CHICAGO -- Jose Abreu didn't sign up for the losing when he first joined the White Sox via free agency on Oct. 29, 2013. He didn't plan on the current 9-27 record, standing as baseball's worst mark after Saturday's 8-4 loss to the Cubs.But the White Sox first baseman thoroughly
CHICAGO -- Jose Abreu didn't sign up for the losing when he first joined the White Sox via free agency on Oct. 29, 2013. He didn't plan on the current 9-27 record, standing as baseball's worst mark after Saturday's 8-4 loss to the Cubs.
But the White Sox first baseman thoroughly understands the organization's rebuild, and more importantly, he understands his key role in the rebuild and would like to be with the team when fortunes turn around.
"Of course, there is not any doubt about it," said Abreu of his desire to stay in Chicago, through interpreter Billy Russo. "My mom and dad, they taught me to always be grateful, and I'm really grateful for this organization because of all the things they have done for me and the opportunities they gave me.
"I hope with God's will I can finish my career here. I hope I can stay here for as long as I can as a baseball player."
Abreu, 31, has produced four straight seasons with at least a .290 average, 25 home runs, 100 RBIs and an .820 OPS. He hasn't fully hit a groove offensively in 2018, but he entered Saturday's contest against the Cubs with a .280 average, seven home runs and 20 RBIs.
As has been discussed many times previously, Abreu's value to the White Sox goes well beyond the numbers. He's a mentor both on and off the field, responsibilities certainly not defined by numbers in this era of deep analytics. It's still a quality greatly appreciated by the White Sox.
"To take it a step further, he has been an encouraging and as positive of an influence on the development of some of these young guys," White Sox executive vice president Ken Williams said of Abreu. "He's like having an extra coach on hand. I cannot overstate the quality person that he is. I hope he really hears and understands how we feel about him."
"I know what I need to do, and I know what they need me to do to help this team to get moving forward in this process," Abreu said. "I embrace that role. It's not something difficult for me. It comes natural for me, and I'm really glad the team can see me like that person."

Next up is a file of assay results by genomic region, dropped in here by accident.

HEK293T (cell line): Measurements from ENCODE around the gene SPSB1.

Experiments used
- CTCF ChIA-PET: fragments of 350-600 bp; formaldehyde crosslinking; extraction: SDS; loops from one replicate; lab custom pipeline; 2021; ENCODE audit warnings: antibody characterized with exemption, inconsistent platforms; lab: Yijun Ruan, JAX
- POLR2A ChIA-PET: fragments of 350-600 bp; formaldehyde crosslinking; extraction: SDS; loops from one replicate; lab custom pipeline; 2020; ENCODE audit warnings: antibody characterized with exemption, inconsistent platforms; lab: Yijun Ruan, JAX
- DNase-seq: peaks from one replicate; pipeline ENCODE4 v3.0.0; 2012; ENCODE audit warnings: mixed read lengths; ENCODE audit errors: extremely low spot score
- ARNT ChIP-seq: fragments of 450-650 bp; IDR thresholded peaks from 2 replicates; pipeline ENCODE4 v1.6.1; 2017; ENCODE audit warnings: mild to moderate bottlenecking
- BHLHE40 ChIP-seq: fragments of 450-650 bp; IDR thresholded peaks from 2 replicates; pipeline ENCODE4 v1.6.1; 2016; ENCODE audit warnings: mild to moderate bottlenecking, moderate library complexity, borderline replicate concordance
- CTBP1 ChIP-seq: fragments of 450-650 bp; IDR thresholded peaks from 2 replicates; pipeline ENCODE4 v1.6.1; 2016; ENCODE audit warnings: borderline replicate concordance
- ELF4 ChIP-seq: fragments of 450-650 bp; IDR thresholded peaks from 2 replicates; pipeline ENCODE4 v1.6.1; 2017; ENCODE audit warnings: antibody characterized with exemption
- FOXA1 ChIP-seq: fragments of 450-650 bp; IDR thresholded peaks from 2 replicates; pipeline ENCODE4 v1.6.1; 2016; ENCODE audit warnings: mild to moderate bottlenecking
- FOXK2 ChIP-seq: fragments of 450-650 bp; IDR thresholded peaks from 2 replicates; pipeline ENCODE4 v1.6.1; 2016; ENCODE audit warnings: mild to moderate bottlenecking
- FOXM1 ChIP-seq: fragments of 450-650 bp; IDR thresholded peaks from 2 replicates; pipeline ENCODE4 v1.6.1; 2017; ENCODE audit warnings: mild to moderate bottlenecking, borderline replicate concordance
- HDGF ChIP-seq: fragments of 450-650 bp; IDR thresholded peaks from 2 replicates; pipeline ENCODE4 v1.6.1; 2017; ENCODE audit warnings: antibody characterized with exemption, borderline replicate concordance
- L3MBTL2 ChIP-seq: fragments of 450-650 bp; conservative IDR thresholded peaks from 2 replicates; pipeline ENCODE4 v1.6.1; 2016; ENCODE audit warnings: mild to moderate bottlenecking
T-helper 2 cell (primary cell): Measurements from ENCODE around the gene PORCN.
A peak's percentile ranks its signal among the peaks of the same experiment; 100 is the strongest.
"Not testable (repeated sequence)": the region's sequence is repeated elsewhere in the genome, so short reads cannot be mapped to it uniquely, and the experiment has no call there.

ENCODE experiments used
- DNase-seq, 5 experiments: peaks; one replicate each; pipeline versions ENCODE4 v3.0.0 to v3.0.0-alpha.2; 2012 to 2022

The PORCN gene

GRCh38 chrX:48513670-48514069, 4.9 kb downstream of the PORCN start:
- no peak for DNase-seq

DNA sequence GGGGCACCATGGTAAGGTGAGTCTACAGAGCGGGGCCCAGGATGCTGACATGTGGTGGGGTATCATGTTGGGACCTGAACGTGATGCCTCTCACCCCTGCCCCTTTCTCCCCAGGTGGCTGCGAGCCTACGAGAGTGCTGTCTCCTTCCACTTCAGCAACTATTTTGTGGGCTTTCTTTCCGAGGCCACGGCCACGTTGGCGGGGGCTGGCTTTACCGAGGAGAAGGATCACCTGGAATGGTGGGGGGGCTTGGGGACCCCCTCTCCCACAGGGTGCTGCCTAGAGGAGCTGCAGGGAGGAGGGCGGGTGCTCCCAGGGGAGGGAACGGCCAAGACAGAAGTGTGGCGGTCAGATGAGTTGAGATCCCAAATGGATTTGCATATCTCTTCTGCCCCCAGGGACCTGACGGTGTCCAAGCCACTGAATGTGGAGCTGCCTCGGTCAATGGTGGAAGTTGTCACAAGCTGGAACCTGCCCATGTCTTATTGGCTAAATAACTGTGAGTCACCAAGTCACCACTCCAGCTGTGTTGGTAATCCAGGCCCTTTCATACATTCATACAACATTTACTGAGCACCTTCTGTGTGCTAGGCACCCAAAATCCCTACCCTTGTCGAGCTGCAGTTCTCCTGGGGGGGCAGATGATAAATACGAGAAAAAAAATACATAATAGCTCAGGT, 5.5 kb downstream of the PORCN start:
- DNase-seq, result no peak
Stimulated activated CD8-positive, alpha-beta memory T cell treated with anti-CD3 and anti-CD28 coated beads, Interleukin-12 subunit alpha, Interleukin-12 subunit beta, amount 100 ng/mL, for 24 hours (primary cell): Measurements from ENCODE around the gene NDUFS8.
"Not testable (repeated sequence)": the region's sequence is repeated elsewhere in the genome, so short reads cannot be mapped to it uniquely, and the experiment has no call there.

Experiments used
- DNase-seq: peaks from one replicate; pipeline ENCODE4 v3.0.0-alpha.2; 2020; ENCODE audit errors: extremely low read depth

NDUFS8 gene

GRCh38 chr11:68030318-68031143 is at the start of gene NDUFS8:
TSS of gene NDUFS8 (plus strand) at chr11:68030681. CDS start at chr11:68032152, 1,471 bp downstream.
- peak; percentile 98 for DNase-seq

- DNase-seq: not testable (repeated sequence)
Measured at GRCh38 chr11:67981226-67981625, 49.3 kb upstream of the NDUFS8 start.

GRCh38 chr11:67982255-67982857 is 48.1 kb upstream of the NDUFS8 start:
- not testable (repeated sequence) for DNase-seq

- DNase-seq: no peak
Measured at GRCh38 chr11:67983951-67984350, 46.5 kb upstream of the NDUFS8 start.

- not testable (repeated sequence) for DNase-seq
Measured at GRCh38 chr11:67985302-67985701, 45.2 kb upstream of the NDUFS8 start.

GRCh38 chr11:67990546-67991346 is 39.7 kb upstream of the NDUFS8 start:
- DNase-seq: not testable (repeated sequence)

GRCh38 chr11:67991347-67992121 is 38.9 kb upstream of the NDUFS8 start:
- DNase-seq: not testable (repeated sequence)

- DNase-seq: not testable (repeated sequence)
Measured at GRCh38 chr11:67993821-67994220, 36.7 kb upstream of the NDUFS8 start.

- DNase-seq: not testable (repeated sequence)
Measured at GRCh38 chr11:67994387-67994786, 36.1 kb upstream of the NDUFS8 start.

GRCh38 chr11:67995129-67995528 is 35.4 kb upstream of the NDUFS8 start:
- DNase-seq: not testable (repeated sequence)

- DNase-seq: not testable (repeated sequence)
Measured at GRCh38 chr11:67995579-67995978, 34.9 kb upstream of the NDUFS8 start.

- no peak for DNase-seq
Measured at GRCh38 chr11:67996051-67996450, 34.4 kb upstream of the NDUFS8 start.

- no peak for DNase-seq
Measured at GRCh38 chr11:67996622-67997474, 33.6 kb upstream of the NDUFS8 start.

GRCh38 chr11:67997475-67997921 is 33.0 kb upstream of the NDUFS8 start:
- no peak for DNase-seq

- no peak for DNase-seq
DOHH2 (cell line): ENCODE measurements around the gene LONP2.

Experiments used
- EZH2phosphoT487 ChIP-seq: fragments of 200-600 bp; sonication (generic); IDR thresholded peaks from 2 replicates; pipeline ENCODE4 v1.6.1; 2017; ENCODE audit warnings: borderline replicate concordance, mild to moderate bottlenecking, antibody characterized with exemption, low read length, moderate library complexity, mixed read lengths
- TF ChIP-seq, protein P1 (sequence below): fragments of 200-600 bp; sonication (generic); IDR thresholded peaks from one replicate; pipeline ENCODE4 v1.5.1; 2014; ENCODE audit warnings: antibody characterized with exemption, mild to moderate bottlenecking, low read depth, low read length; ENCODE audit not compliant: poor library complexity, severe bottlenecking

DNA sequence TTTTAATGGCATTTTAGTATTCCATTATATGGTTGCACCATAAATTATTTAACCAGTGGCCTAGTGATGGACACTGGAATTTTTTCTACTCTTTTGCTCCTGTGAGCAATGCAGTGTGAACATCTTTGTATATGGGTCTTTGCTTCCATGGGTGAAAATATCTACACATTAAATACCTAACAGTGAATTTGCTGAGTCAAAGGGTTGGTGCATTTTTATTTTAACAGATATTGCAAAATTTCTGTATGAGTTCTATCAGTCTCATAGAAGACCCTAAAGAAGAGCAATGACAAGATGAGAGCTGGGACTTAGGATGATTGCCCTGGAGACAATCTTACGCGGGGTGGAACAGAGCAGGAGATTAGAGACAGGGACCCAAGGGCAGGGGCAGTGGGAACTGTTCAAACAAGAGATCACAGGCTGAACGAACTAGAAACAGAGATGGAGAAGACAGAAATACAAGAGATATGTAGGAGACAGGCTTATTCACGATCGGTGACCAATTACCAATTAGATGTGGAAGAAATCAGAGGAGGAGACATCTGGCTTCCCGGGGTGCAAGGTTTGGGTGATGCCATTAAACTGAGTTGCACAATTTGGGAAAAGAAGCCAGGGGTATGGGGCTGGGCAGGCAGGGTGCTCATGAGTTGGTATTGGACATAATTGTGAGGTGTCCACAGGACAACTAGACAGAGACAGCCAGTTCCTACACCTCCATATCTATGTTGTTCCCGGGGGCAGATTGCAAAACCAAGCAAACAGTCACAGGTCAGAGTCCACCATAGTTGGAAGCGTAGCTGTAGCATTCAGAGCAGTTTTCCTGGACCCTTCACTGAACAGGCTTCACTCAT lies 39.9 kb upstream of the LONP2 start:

With the team having control of Abreu for this season and 2019, there's no rush on an extension decision for the first baseman. Abreu also understands the business side of the game, even emerging as a potential summer trade candidate.
"My focus is to come here every day and try to help the guys get better and try to help this team to win games," Abreu said. "But what is going to happen off the field, I don't know. I can't control that. The only thing I can control is just to play hard and give 100 percent of myself on the field.
"We all know that we have a lot of talent in this organization, and even in this team, but it's going to take time. We have to be patient."
No rehab assignment for Gonzalez
Miguel Gonzalez, on the disabled list with right rotator cuff inflammation, retroactive to April 19, will not be going on a Minor League rehab assignment in the immediate future. White Sox manager Rick Renteria said prior to Saturday's game that Gonzalez took a little bit of a step back Friday, while Gonzalez added he's getting there "slowly but surely."
"I'm going to play catch again on Tuesday and see how that feels," Gonzalez said. "Then we are going to make a move after that.
"It's getting there, it's getting close. We'll see what happens. It's a lot better now. I can actually play catch, and it's fine."
Scott Merkin has covered the White Sox for MLB.com since 2003. Read his blog, Merk's Works, follow him on Twitter @scottmerkin, on Facebook and listen to his podcast.